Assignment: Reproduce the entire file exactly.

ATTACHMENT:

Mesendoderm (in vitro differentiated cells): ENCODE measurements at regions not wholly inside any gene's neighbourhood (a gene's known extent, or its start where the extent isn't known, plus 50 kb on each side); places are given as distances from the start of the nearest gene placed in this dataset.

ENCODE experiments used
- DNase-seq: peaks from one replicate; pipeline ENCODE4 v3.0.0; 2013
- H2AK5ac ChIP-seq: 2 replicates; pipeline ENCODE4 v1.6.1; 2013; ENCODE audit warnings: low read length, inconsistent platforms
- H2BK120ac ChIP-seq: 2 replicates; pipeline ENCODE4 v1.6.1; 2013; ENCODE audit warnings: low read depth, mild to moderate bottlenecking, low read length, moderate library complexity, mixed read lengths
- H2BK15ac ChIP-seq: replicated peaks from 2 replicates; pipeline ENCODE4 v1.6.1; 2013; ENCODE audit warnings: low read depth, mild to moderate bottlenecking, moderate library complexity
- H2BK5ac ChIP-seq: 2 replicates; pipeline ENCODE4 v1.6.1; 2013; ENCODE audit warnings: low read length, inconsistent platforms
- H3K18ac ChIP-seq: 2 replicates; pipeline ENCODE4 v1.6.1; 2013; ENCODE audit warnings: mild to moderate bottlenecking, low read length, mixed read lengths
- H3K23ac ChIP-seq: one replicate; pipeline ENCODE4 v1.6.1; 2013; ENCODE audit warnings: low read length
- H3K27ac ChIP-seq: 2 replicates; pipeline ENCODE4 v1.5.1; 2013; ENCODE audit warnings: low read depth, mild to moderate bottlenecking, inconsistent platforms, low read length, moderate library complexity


Mesendoderm (in vitro differentiated cells): ENCODE measurements at regions not wholly inside any gene's neighbourhood (a gene's known extent, or its start where the extent isn't known, plus 50 kb on each side); places are given as distances from the start of the nearest gene placed in this dataset.

ENCODE experiments used
- DNase-seq: peaks from one replicate; pipeline ENCODE4 v3.0.0; 2013
- H2AK5ac ChIP-seq: 2 replicates; pipeline ENCODE4 v1.6.1; 2013; ENCODE audit warnings: low read length, inconsistent platforms
- H2BK120ac ChIP-seq: 2 replicates; pipeline ENCODE4 v1.6.1; 2013; ENCODE audit warnings: low read depth, mild to moderate bottlenecking, low read length, moderate library complexity, mixed read lengths
- H2BK15ac ChIP-seq: replicated peaks from 2 replicates; pipeline ENCODE4 v1.6.1; 2013; ENCODE audit warnings: low read depth, mild to moderate bottlenecking, moderate library complexity
- H2BK5ac ChIP-seq: 2 replicates; pipeline ENCODE4 v1.6.1; 2013; ENCODE audit warnings: low read length, inconsistent platforms
- H3K18ac ChIP-seq: 2 replicates; pipeline ENCODE4 v1.6.1; 2013; ENCODE audit warnings: mild to moderate bottlenecking, low read length, mixed read lengths
- H3K23ac ChIP-seq: one replicate; pipeline ENCODE4 v1.6.1; 2013; ENCODE audit warnings: low read length
- H3K27ac ChIP-seq: 2 replicates; pipeline ENCODE4 v1.5.1; 2013; ENCODE audit warnings: low read depth, mild to moderate bottlenecking, inconsistent platforms, low read length, moderate library complexity